Alexis Akridge ’14, a Detroit, Mich. native, sat down with me for lunch on an early Saturday afternoon in snack bar, dressed casually in a sleeveless navy blue button-down and black jeans, with bright red lips complementing her (prescription!) bright red glasses.
So tell me about your style. Do you consider yourself fashionable?
Well, fashion is material, and style is more inherent. It’s inexplicable. I try not to be materialistic, and I’m not a trendy person. I shop mostly at thrift stores; I like to think I’m not supporting some sweatshop-fueled consumerism. I’m not into trends – I’m into honesty. If trends are your thing, then that’s your style and I’ll love that. My style isn’t about putting other people down. Although, I think people who are all, “I’m above fashion, I’m above style,” don’t recognize that our world is very visual, and that the way you dress is a way of communicating with people. They’re demeaning something they don’t understand. I take pride in dressing the way I feel every morning. My style changes as much as I do. It’s whoever I am at the moment.
I totally agree with you. So, what has your style been like recently?
I love glasses. I’m just very interested in glasses. People think my glasses are so hipster but I really just bought them because I don’t have insurance and they were the cheapest frames available. I’ve been wearing a lot of red lipstick, mostly black and grey clothing. Right now I’m building from a very neutral place, and I want to wear simple things with pink hair and crazy glasses. I’m really into hair. I’ve had faux dreads, it’s been dyed hot pink, teal … I was blonde once. I used to wear really long weaves. I want to dye it lavender next.
What influences the way you dress?
Literally everything. I’ll hear a song and decide I want to be that song. I’m a ’90s baby, so all this tacky stuff from the ’90s, like Clarissa Explains It All, influences my style. Everything from Swedish graphic design to music influences me. I dress the way I feel, and I’m honest about that. I’m not going to wear yellow when I’m pissed off.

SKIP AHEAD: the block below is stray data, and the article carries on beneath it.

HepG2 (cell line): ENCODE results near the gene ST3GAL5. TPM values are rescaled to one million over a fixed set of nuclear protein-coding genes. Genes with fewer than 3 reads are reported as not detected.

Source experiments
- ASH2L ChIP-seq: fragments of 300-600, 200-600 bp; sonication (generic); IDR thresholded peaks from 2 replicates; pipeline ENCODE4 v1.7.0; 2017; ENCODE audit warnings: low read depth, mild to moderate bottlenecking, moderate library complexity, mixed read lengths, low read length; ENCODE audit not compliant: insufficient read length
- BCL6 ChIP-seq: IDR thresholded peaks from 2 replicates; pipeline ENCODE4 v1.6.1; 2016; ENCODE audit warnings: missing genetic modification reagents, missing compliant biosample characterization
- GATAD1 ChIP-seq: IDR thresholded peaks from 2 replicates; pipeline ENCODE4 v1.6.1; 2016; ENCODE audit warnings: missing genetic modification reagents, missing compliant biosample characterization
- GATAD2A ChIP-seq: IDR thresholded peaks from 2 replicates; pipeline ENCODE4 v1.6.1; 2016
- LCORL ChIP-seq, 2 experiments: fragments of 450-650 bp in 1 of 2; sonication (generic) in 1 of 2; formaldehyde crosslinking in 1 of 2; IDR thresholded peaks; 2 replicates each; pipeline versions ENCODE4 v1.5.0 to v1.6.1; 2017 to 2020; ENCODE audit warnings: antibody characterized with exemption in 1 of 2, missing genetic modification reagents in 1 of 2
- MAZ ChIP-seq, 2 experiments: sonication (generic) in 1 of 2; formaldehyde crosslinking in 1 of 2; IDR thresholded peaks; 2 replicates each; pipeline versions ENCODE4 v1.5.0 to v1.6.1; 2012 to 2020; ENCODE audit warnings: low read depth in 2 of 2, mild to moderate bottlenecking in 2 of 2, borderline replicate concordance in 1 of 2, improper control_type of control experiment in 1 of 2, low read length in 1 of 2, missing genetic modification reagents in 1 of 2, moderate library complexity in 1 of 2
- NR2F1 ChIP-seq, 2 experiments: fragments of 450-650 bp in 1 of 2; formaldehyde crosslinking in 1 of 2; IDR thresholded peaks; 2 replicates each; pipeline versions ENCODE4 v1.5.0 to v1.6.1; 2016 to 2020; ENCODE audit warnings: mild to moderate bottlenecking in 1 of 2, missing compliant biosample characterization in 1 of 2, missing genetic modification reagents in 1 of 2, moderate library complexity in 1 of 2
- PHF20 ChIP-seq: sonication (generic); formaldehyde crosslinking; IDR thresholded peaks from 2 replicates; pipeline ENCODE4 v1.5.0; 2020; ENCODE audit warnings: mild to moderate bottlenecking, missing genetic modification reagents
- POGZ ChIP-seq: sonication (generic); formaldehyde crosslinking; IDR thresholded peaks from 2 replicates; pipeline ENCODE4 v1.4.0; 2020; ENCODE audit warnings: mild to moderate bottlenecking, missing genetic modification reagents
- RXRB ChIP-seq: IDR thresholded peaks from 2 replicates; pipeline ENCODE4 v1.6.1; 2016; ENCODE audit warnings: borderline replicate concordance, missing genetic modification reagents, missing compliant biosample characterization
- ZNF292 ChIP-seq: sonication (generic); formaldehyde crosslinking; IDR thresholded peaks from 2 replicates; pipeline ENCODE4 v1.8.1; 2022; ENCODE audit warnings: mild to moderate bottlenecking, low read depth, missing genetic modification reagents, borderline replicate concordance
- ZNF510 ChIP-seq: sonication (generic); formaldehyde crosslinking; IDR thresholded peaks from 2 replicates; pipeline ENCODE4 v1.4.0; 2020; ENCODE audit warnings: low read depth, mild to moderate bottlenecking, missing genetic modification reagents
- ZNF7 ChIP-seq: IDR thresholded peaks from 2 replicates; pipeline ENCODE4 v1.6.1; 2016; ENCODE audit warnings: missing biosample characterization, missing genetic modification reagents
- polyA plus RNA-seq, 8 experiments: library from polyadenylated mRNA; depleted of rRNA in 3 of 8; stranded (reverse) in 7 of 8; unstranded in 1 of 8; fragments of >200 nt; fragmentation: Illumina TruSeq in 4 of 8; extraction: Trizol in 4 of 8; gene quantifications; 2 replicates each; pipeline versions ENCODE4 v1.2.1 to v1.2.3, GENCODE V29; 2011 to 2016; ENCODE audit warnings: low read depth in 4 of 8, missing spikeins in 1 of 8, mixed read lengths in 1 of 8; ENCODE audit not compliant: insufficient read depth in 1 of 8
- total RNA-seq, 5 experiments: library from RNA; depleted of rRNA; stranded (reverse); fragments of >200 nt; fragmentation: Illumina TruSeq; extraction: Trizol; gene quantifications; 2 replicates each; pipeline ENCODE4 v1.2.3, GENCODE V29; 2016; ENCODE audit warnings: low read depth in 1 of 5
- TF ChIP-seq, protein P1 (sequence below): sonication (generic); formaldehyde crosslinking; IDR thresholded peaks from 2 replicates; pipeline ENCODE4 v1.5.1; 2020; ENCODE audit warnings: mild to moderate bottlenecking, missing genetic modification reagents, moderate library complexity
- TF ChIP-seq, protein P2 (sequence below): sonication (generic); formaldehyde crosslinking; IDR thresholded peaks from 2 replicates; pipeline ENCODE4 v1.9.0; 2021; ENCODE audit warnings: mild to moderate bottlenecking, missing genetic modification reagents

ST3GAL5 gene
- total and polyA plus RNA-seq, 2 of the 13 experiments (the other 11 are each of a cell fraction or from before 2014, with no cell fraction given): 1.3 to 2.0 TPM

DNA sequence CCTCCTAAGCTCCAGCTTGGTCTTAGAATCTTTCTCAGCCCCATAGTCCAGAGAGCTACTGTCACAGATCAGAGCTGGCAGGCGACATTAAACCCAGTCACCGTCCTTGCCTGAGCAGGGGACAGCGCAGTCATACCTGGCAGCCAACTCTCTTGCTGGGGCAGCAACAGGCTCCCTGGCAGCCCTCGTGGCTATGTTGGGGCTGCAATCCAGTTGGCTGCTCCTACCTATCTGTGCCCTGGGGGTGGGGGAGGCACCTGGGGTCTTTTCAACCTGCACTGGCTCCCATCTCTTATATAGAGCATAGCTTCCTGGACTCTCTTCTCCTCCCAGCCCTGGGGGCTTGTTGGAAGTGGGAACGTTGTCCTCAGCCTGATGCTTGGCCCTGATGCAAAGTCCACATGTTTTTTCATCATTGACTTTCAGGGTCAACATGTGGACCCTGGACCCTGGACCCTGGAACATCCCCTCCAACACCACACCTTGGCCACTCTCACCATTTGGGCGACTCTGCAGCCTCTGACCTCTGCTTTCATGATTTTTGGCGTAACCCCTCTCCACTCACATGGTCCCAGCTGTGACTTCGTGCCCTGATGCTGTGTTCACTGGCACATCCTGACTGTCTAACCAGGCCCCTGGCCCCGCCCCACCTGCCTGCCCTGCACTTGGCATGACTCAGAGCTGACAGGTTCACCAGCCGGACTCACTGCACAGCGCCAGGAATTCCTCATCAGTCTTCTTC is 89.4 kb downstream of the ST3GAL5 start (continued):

Are there any specific people who inspire you?
Detroit drag queens, RuPaul … I’ve grown up with drag queens doing my hair, and I pull a lot of inspiration from them. They know that everything we do is a joke. It’s all a show, an exaggeration. They just have so much power from being able to define themselves. Lately I’ve been into male fashion models. My favorite is Andrej Pejic. I don’t believe in masculinity or femininity, and he’s the most androgynous model I’ve ever seen.
No favorite designers?
No. Well, Alexander McQueen, he was a genius. If I had to choose one person whose philosophy affects my style, it would be Kesh. She does mostly graphic design and makes all of her own clothing.
I notice you have a lot of piercings.
Yeah, I look for ways besides clothing to express myself aesthetically, which is why I’m really into hair and piercings. I got the ones in my right ear, seven total, after I saw a picture of my mom at my age. She had the same piercings. I got the nose piercing because I’ve always wanted one and the left ear piercings because I initially wanted to put a chain from my nose to my ear. I have pretty high pain tolerance.
I’m going to sound like my mom saying this, but this follows: Do you have any tattoos?
Not yet! But I want a sleeve on my arm, no color. It won’t have a theme, but I really like graphic art, so I know my sleeve is going to be this weird arrangement of different patterns and shapes that have meanings for me and all fit together. That’s the one thing my mom draws the line on, the sleeve. I have hope though, it just takes time for her to get used to my ideas.
It sounds like your mom has some say in your style.
Yeah, if there’s one person whose opinion I care about when it comes to my style, it’s my mother. I still want her support because she’s always let me do what I want, so I feel like I owe it to her. She has seven tattoos so she can’t really say anything about my plans to get one. They didn’t ruin her life, and they won’t affect mine. That’s what’s superficial, when you think a tattoo is going to change who you can be, how successful you’re going to be and what impact you’ll have on the world. I don’t want to work with anyone who thinks otherwise … guess I’m going to be homeless.